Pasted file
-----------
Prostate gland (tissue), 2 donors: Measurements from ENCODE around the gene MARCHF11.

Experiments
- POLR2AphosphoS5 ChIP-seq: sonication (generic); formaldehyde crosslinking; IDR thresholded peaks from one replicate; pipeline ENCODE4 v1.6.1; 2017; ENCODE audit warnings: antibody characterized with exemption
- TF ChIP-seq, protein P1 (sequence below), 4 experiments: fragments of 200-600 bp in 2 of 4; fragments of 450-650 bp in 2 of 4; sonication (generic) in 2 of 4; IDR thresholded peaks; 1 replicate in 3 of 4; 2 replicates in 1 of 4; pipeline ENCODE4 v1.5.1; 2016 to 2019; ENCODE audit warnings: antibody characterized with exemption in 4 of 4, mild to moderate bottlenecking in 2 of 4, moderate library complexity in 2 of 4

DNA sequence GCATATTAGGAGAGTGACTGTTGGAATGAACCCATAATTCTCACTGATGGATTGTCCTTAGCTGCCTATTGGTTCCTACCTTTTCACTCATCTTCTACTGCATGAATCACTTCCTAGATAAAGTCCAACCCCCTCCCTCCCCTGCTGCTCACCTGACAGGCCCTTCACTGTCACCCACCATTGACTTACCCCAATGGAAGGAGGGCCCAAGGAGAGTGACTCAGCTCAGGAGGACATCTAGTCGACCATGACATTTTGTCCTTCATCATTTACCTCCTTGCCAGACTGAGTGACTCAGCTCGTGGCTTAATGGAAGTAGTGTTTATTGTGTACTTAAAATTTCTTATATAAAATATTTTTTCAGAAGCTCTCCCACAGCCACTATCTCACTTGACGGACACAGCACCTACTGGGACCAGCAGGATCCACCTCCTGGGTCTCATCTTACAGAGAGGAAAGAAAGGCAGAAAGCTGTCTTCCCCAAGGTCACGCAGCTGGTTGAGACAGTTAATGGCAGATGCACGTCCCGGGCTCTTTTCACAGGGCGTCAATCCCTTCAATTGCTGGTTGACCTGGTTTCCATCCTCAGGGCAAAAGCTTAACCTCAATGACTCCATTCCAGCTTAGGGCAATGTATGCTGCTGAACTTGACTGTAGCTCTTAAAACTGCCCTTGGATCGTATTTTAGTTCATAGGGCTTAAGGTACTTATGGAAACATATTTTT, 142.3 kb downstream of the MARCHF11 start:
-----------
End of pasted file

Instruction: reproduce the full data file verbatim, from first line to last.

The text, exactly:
Prostate gland (tissue), 2 donors: Measurements from ENCODE around the gene MARCHF11.

Experiments
- POLR2AphosphoS5 ChIP-seq: sonication (generic); formaldehyde crosslinking; IDR thresholded peaks from one replicate; pipeline ENCODE4 v1.6.1; 2017; ENCODE audit warnings: antibody characterized with exemption
- TF ChIP-seq, protein P1 (sequence below), 4 experiments: fragments of 200-600 bp in 2 of 4; fragments of 450-650 bp in 2 of 4; sonication (generic) in 2 of 4; IDR thresholded peaks; 1 replicate in 3 of 4; 2 replicates in 1 of 4; pipeline ENCODE4 v1.5.1; 2016 to 2019; ENCODE audit warnings: antibody characterized with exemption in 4 of 4, mild to moderate bottlenecking in 2 of 4, moderate library complexity in 2 of 4

DNA sequence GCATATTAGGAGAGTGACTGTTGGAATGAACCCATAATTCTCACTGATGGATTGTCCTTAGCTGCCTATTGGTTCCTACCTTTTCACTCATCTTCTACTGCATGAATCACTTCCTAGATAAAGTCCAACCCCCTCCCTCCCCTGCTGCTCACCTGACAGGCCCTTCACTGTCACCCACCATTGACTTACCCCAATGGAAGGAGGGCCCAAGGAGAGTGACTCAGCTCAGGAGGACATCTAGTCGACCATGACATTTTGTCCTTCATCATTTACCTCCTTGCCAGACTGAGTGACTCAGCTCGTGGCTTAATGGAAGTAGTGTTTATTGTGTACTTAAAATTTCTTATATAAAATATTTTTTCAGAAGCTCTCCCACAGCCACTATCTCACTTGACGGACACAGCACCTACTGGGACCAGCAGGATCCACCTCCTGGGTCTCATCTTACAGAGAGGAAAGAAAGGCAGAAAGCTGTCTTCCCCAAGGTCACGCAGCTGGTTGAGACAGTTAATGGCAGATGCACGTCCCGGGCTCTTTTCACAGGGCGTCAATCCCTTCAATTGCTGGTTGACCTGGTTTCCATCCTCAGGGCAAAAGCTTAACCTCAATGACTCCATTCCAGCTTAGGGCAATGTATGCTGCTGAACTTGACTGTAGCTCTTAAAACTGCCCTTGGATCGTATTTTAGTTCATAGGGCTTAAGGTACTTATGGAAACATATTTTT, 142.3 kb downstream of the MARCHF11 start: